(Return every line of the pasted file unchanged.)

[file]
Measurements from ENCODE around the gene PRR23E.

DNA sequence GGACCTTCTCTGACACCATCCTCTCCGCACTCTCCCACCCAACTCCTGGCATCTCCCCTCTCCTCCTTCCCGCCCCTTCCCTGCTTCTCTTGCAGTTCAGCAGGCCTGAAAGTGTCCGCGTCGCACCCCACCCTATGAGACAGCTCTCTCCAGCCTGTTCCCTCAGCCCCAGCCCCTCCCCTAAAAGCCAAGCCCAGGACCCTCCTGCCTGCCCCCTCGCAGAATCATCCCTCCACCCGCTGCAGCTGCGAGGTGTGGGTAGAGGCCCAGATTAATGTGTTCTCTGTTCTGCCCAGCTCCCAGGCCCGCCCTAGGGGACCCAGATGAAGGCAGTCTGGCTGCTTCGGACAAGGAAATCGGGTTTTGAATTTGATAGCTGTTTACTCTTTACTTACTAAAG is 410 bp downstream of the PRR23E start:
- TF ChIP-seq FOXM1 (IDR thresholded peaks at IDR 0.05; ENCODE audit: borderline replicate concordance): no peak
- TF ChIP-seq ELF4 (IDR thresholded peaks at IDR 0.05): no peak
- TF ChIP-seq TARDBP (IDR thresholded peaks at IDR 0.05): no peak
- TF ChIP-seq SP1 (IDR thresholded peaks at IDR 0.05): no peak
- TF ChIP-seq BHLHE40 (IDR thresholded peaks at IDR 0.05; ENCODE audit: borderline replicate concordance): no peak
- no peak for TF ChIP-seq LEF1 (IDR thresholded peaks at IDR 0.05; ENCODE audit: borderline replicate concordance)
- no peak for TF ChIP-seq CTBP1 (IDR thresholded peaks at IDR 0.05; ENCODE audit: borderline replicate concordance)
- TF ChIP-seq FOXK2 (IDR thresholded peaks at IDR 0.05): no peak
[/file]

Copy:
Measurements from ENCODE around the gene PRR23E.

DNA sequence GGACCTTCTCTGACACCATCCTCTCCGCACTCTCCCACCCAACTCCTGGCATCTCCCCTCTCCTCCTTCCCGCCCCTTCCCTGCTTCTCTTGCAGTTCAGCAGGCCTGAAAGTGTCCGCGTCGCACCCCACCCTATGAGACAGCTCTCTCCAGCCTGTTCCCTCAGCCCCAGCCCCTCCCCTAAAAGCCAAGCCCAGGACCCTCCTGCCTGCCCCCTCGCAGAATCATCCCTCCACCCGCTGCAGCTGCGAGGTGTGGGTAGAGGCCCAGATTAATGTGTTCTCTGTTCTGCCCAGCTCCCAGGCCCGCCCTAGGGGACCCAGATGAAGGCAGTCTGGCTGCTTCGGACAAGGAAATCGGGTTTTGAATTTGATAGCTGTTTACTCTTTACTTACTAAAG is 410 bp downstream of the PRR23E start:
- TF ChIP-seq FOXM1 (IDR thresholded peaks at IDR 0.05; ENCODE audit: borderline replicate concordance): no peak
- TF ChIP-seq ELF4 (IDR thresholded peaks at IDR 0.05): no peak
- TF ChIP-seq TARDBP (IDR thresholded peaks at IDR 0.05): no peak
- TF ChIP-seq SP1 (IDR thresholded peaks at IDR 0.05): no peak
- TF ChIP-seq BHLHE40 (IDR thresholded peaks at IDR 0.05; ENCODE audit: borderline replicate concordance): no peak
- no peak for TF ChIP-seq LEF1 (IDR thresholded peaks at IDR 0.05; ENCODE audit: borderline replicate concordance)
- no peak for TF ChIP-seq CTBP1 (IDR thresholded peaks at IDR 0.05; ENCODE audit: borderline replicate concordance)
- TF ChIP-seq FOXK2 (IDR thresholded peaks at IDR 0.05): no peak